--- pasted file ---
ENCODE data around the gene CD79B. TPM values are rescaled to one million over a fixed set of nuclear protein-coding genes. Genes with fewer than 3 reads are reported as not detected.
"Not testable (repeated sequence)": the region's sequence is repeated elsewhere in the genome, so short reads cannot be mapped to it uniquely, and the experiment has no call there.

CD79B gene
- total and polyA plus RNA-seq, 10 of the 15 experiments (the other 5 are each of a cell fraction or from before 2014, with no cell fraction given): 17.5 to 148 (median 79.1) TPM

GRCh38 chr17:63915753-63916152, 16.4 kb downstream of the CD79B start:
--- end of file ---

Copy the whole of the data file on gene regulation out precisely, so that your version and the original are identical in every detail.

ENCODE data around the gene CD79B. TPM values are rescaled to one million over a fixed set of nuclear protein-coding genes. Genes with fewer than 3 reads are reported as not detected.
"Not testable (repeated sequence)": the region's sequence is repeated elsewhere in the genome, so short reads cannot be mapped to it uniquely, and the experiment has no call there.

CD79B gene
- total and polyA plus RNA-seq, 10 of the 15 experiments (the other 5 are each of a cell fraction or from before 2014, with no cell fraction given): 17.5 to 148 (median 79.1) TPM

GRCh38 chr17:63915753-63916152, 16.4 kb downstream of the CD79B start: